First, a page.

Archive of ‘clear wax’ category

Before and After in the Studio…

headboard1

 

Now that the kitchen makeover is done, and the master bathroom is complete (reveal coming soon!) I’ve been back in my studio doing some custom work!  I just completed a lovely headboard using Old Ochre and Napoleonic Blue!  I am LOVING Napoleonic Blue and was so excited my client wanted it on her headboard!

The before was not bad at all…it just did not match her decor and she was ready for a change.

beforeheadboard

I sketched out a idea and got to work…

headboardsketch

I was thrilled when the only guidance she gave me was color and let me do what I felt the headboard needed!

headboard2

I painted it all in Old Ochre, highlighted it with Napoleonic Blue, finished it all with Clear Wax and then added some Dark Wax.

headboard3

Answers to Readers Questions about Chalk Paint®

I’ve been getting lots of questions lately and I thought I’d take a few a break from my house stuff to address a few of them….I did personally answer them, but I thought I’d share a few with everyone.
Question:  I am confused about the order in which you paint, wax and distress.  Does it matter which order you do this in?
Answer:  If you have read any of Annie Sloan’s wonderful books, or watched her You Tube video’s, you will notice that Annie paints, waxes (clear and dark) before she uses sandpaper to distress.  After she distresses she will then add back some wax to the area she removed it in during distressing.  This method is known as the Annie Sloan Method.
However, it seems that most American’s paint, distress and then wax.  Both ways are perfectly fine in my opinion.  I prefer to paint, distress and then apply my wax.  I think it is a personal preference as to which method you choose to do.  I don’t see much of a difference between the two.  In my class I have my students do it both ways so they can understand the way Annie prefers, try the other way and pick which method suits them.
Distressing before you wax creates a lot more “chalk” dust.  However, distressing after you wax takes a lot more muscle and you use a lot more sandpaper!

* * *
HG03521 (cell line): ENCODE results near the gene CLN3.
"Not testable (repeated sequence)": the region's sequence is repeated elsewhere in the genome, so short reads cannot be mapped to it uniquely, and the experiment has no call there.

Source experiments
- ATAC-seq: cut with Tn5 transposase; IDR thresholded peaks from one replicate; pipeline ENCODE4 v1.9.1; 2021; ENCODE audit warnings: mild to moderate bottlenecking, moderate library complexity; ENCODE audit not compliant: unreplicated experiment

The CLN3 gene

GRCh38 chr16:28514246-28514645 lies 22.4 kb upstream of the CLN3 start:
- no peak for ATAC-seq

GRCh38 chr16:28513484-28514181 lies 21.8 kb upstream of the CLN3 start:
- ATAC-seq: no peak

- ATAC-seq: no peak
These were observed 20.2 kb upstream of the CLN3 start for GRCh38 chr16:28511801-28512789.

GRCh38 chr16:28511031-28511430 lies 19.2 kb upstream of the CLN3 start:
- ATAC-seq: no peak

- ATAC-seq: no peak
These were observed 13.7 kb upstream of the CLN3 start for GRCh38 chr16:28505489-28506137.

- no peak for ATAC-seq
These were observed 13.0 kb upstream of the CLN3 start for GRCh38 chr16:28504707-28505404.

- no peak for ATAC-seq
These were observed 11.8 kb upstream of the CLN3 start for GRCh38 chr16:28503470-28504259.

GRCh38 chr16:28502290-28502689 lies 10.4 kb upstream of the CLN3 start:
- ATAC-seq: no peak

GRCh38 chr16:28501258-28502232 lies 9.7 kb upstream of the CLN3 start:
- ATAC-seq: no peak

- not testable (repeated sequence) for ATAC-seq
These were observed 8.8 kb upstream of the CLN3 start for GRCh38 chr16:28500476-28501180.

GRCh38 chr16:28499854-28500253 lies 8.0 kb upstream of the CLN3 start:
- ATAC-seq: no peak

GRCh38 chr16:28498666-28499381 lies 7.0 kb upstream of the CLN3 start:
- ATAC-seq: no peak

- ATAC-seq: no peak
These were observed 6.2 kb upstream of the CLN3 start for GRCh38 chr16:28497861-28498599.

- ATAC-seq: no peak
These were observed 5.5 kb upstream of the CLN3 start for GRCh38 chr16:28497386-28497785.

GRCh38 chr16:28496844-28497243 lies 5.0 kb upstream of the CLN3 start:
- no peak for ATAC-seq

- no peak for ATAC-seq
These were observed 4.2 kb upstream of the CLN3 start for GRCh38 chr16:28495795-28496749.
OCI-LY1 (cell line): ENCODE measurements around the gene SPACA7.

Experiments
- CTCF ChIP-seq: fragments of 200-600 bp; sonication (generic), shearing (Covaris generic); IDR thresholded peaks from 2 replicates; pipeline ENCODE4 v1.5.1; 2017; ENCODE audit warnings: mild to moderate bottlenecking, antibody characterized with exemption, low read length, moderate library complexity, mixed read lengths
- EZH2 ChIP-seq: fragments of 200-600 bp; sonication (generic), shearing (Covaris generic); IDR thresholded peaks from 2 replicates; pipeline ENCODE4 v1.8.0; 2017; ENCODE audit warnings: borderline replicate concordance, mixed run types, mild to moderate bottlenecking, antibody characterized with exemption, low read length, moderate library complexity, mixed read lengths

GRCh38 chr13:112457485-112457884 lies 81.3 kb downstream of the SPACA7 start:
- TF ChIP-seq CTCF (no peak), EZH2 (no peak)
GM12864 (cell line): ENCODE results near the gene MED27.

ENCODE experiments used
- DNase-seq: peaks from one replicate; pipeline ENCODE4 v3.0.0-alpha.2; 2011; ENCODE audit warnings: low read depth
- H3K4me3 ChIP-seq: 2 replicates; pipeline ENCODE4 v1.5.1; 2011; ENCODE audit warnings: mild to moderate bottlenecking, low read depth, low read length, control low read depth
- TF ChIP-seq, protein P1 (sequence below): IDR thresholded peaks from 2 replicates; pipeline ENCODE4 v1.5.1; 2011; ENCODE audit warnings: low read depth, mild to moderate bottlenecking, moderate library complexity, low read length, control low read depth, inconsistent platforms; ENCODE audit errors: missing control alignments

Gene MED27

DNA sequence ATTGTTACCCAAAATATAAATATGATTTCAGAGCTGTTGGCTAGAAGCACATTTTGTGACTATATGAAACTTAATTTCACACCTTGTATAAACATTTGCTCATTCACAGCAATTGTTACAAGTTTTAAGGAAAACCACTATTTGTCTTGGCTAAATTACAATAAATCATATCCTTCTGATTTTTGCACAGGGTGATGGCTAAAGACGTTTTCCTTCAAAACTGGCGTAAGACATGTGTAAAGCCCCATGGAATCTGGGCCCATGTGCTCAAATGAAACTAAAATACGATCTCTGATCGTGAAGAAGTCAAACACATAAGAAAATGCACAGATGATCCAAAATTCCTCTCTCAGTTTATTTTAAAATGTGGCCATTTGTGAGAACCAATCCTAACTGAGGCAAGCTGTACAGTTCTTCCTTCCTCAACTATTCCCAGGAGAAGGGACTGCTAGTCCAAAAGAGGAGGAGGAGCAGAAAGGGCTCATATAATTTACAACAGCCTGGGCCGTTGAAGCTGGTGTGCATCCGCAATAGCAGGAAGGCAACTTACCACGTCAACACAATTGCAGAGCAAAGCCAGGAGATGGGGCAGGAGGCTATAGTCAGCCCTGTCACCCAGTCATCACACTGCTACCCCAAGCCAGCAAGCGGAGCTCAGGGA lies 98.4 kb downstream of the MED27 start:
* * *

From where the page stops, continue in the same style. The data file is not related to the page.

Question:  My husband and I painted our kitchen cabinets with Pure White, but it just seems too “textured”.  Do you have suggestions to make the Chalk Paint less “textured”?
 
Answer:  I do have experience with this for sure.  I used Pure White Chalk Paint® on my kitchen cabinets in my old house.  I wanted a clean white look with no distressing.  I wanted White White! When I painted my cabinets Pure White had just hit the states and it was my first time using it.  Since then I have learned a few things about Pure White.
1.  It had no pigments in it.  It is PURE White.  I love it!  I’m a white white girl.  However, with no pigments the consistency of this color is a tad different.  Using it will require an additional coat for the best coverage.  A tip I’ve learned is to use a base coat of white primer (I use Zinsser).  This will cut down how much Pure White you will have to use.
2.  Unless you are willing to use a very fine grit sandpaper and sand ALL your kitchen cabinets smooth after painting, you will not get a smooth look with Chalk Paint®.  No matter what you are going to have brush strokes with this paint.  If you are going for a smooth, clean, all white look on your kitchen cabinets it is my opinion that Pure White Chalk Paint® is not the right paint for the job.  I would use Benjamin Moore or Sherwin Williams Pro Classic.
3.  Another tip is that you can mix some Old White into the Pure White to give it a little thicker consistency.  I love a 50/50 mix of Old White and Pure White!!